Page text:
MANDAN, N.D. — A top U.S. Department of Agriculture official says a formula for figuring U.S. sugar imports will continue to be based on higher stocks-to-user ratios than were used two years ago.
The North Dakota State Mill and Elevator in Grand Forks has asked farmers and elevators to stop bringing in stored grain that isn’t priced, a result of a temporary shortage of grain storage space that will be rectified in a few days.
The Red River Valley Fairgrounds in West Fargo, N.D., is considering whether to bid for the World Plowing Championship in 2019.
American Crystal Sugar Co. growers are learning the sobering reality about 2013 sugar beet crop payments — they will be about half what they were last year.
Farmers across much of southeast and central North Dakota are feeling the pain of an acute shortage of propane for drying corn, just when they need it most.
An extra $100 million for rural water management and an expanded program for farmers to design their own Conservation Reserve Program contracts were among items that Sens. John Hoeven, R-N.D., and Amy Klobuchar, D-Minn., discussed in yet another farm bill roundtable in Fargo, N.D., on Oct. 22.RELATED CONTENT
A company that plans to build a $1.7 billion fertilizer production plant in Grand Forks, N.D., is expanding its seed capital — or shareholder — drive to include farmers and others in the region, and beyond.
North Dakota’s Dakota Growers Pasta Co., based in Carrington, N.D., has been sold again — this time to Post Holdings Inc. of St. Louis, Mo.RELATED CONTENT
The agency eliminated the “normal weather” provision, meaning farmers can collect prevented plant insurance, as long as they’ve planted in one of four previous years, regardless of weather situation in the year they planted. The provision has been a sticking point for some farmers trying to collect prevented plant insurance for their 2013 crops, as RMA had classified 2012 as an “abnormally dry” year, thereby disqualifying it for inclusion in the one-in-four rule.
Today’s theme is energy. That’s what Dwayne Beck says, explaining that “journalists want a theme,” as he greets the latest scribe to his Dakota Lakes Research Farm in Pierre, S.D. In fact, for several months, Beck has said his goal is to make the research farm “fossil-fuel neutral” — by 2026.RELATED CONTENT
FARGO, N.D. — Jan. 3, I marked exactly 10 years with Agweek and the Grand Forks (N.D.) Herald.
FARGO, N.D. — And so it’s Christmas. Our “normal” cold finally has set in. I’ve always thought there’s nothing as reliable as winter in the Red River Valley in an otherwise changing world. I recently wrote our family Christmas letter — a mix of the darker, the brighter, but seldom calm days of our lives. Here’s the CliffsNotes-like summary:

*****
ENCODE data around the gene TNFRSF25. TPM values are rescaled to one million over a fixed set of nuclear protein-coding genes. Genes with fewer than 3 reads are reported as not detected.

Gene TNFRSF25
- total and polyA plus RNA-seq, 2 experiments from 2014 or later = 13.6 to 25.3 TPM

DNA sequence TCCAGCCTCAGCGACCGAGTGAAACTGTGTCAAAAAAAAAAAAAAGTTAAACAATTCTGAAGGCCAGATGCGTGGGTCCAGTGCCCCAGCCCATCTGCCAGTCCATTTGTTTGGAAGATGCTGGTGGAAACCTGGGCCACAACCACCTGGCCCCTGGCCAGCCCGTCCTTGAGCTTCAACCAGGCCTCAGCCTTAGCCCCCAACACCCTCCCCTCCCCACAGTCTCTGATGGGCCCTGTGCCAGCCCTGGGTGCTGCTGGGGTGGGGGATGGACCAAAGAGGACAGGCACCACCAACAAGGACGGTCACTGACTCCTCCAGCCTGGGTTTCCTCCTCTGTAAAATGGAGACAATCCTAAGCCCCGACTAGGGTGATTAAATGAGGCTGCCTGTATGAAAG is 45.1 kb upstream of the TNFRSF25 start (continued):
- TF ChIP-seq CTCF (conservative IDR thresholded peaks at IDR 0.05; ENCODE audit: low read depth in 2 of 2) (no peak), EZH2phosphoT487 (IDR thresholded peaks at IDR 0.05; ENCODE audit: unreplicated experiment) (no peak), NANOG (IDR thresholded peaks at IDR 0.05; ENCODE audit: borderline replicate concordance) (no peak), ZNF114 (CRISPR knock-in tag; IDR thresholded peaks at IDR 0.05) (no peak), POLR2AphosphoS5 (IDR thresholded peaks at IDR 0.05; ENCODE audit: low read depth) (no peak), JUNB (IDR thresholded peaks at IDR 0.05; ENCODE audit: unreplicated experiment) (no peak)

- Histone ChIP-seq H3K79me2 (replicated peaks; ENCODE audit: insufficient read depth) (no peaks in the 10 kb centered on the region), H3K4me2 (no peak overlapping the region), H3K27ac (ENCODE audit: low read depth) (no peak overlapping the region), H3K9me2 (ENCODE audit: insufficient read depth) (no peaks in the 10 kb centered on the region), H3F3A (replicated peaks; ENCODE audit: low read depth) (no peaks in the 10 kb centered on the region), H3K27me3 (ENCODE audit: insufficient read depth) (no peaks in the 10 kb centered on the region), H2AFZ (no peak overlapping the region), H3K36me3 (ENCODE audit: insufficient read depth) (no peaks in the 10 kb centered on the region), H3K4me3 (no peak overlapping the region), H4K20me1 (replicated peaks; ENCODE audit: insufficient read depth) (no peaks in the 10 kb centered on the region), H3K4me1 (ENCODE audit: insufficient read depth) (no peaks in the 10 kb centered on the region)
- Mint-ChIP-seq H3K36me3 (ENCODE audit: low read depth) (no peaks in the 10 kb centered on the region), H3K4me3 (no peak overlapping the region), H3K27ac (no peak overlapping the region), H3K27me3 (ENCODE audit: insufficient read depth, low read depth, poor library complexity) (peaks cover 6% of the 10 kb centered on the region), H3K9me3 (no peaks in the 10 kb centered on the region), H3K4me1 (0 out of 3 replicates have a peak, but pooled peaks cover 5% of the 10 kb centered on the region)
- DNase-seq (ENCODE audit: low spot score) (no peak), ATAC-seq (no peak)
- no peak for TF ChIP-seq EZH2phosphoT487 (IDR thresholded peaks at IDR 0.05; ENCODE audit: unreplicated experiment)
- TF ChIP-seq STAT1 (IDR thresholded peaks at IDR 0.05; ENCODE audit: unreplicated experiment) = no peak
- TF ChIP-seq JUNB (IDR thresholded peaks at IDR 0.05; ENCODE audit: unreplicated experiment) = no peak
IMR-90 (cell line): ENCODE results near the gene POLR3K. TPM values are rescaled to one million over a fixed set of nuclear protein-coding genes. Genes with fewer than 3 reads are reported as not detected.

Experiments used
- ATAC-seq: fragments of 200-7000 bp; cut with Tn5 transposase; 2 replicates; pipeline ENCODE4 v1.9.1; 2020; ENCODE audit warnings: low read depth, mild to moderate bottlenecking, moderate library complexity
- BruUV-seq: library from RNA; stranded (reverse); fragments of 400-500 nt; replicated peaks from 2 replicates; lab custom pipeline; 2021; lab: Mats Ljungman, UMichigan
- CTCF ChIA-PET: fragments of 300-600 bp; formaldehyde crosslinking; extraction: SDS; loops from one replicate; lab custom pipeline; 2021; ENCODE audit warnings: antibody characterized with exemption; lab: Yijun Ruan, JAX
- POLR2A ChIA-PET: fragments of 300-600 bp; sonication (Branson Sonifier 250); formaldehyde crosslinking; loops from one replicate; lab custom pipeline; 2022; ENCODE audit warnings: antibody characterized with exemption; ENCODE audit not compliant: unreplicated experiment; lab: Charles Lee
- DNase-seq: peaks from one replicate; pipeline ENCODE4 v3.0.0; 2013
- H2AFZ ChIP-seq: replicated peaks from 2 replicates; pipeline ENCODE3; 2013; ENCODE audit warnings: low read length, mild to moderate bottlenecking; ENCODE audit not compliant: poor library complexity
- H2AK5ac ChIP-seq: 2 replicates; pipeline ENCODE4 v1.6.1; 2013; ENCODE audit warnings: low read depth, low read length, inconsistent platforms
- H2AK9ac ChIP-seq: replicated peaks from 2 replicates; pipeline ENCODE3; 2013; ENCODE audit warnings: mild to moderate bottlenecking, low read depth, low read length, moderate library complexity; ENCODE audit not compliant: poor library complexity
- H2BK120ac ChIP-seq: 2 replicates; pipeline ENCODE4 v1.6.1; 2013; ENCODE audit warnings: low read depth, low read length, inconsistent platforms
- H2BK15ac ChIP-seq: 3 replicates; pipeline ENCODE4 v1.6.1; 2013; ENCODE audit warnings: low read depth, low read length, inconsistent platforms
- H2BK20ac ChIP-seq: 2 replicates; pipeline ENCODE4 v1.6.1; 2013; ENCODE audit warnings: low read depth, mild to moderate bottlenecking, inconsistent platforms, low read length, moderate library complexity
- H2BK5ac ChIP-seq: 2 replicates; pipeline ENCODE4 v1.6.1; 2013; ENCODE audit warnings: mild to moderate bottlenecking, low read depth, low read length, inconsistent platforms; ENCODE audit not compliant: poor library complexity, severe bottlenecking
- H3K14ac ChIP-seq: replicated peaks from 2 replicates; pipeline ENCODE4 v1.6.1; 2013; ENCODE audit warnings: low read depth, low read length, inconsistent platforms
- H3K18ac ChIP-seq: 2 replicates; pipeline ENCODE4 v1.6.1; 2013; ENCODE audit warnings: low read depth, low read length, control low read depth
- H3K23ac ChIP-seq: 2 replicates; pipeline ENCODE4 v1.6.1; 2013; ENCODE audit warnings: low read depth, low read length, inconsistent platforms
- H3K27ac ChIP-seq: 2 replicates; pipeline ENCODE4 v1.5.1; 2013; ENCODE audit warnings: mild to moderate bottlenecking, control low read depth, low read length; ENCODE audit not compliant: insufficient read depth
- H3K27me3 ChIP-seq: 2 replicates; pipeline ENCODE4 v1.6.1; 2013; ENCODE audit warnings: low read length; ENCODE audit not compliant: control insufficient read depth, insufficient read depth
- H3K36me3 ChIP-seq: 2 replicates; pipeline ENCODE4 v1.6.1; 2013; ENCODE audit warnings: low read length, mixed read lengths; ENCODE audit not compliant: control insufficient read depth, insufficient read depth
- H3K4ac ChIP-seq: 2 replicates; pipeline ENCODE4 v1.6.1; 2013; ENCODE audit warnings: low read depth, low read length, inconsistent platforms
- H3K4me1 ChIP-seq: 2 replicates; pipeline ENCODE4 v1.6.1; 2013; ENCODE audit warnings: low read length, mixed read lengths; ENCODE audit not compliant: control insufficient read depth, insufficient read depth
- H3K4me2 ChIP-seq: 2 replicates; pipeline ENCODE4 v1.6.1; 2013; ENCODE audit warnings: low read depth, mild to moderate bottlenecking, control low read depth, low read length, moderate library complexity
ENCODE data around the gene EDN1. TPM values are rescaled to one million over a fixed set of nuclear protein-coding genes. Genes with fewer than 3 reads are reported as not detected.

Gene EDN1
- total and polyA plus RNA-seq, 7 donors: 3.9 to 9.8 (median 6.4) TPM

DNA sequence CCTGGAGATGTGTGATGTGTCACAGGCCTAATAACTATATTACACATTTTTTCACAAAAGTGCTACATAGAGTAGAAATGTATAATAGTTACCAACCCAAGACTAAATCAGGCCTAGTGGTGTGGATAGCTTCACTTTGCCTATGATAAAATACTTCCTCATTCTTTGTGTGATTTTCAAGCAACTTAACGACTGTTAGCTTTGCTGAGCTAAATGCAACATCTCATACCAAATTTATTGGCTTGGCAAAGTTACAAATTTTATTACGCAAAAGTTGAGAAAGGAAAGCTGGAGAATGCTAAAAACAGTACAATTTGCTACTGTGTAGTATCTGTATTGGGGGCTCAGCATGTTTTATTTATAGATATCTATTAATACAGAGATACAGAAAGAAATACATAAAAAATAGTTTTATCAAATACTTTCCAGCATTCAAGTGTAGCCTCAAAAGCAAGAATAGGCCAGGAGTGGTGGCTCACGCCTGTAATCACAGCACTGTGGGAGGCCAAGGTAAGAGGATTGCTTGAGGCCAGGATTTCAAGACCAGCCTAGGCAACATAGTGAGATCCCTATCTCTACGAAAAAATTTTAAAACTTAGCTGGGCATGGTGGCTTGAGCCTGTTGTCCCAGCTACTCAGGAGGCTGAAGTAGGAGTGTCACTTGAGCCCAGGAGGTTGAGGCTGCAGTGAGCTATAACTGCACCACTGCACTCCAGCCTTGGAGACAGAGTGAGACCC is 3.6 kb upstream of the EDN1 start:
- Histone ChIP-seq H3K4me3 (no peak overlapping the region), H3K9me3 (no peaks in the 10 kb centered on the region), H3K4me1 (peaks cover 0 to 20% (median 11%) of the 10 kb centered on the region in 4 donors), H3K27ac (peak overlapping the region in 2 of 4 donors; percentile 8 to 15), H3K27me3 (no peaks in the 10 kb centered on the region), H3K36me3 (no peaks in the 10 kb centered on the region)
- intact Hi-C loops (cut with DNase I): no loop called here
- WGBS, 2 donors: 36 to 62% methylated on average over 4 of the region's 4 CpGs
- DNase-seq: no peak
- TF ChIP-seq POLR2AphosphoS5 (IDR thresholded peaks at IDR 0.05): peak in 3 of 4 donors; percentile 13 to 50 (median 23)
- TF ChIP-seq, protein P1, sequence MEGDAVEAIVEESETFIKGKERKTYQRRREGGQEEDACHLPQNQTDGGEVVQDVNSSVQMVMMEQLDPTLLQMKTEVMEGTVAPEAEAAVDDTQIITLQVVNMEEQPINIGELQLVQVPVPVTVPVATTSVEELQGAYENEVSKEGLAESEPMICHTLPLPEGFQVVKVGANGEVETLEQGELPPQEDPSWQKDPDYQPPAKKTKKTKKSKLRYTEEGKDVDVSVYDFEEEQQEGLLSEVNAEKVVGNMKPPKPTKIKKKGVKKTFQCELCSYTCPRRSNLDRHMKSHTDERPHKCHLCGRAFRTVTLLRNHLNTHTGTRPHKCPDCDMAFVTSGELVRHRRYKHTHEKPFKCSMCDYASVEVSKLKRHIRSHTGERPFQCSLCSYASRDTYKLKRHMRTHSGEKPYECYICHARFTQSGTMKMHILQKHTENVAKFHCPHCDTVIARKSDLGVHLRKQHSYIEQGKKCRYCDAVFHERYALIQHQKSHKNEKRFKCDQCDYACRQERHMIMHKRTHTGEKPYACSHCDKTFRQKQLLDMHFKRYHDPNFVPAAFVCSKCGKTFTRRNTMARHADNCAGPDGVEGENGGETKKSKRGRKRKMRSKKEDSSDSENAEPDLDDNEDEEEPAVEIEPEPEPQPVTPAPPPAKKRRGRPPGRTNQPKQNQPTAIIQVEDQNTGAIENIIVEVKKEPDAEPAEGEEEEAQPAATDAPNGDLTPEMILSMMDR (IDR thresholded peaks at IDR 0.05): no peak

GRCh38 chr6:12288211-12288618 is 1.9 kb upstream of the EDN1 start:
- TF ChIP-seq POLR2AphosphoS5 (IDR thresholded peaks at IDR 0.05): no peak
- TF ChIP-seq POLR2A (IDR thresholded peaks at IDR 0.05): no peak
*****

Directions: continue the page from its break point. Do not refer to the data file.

FARGO, N.D. — There are many agricultural policy issues out there, but the current health care-health insurance debate should be of particular interest to farmers and ranchers.
FARGO, N.D. — The great Norman Ernest Borlaug is dead. For those too young to remember, it was Borlaug, 93 at his death, who described himself only as a “temporary success” in fighting world hunger.RELATED CONTENT
FARGO, N.D. — I recently received my copy of “Enough: Why the World’s Poorest Starve in an Age of Plenty.” Every person connected to the food industry should read it.
FARGO, N.D. — I recently spent time with Bob Majkrzak, president and chief executive officer of Red River Commodities, as he talked about his company’s role in a confection sunflower industry that has turned summersaults to remain competitive in the past 20 years.
MINNEAPOLIS — I was walking through the airport terminal in Minneapolis, on the way home from a North American Agricultural Journalists annual meeting in Washington. My head was spinning with information about climate change and carbon footprints for agriculture.
FARGO, N.D. — It’s inevitable. When something bad happens in the environment — especially flood or storms — the blame usually goes to “Mother Nature.” I’m not sure what your mother was like, but mine wouldn’t have liked being held responsible for something like a flood.
FARGO, N.D. — If you’re at all linked to or love agriculture in the Red River Valley, especially sugar beets or potatoes, you should take a few hours and read this new book — “North for the Harvest,” by Jim Norris, a history teacher at North Dakota State University in Fargo.
FARGO, N.D. — Temple Grandin is in the news again. Grandin is one of the nation’s best-known autistic people and a famous designer of animal handling facilities and practices for cows, chickens, sheep and pigs. I interviewed her in 2004 when she was a guest lecturer at North Dakota State University in Fargo.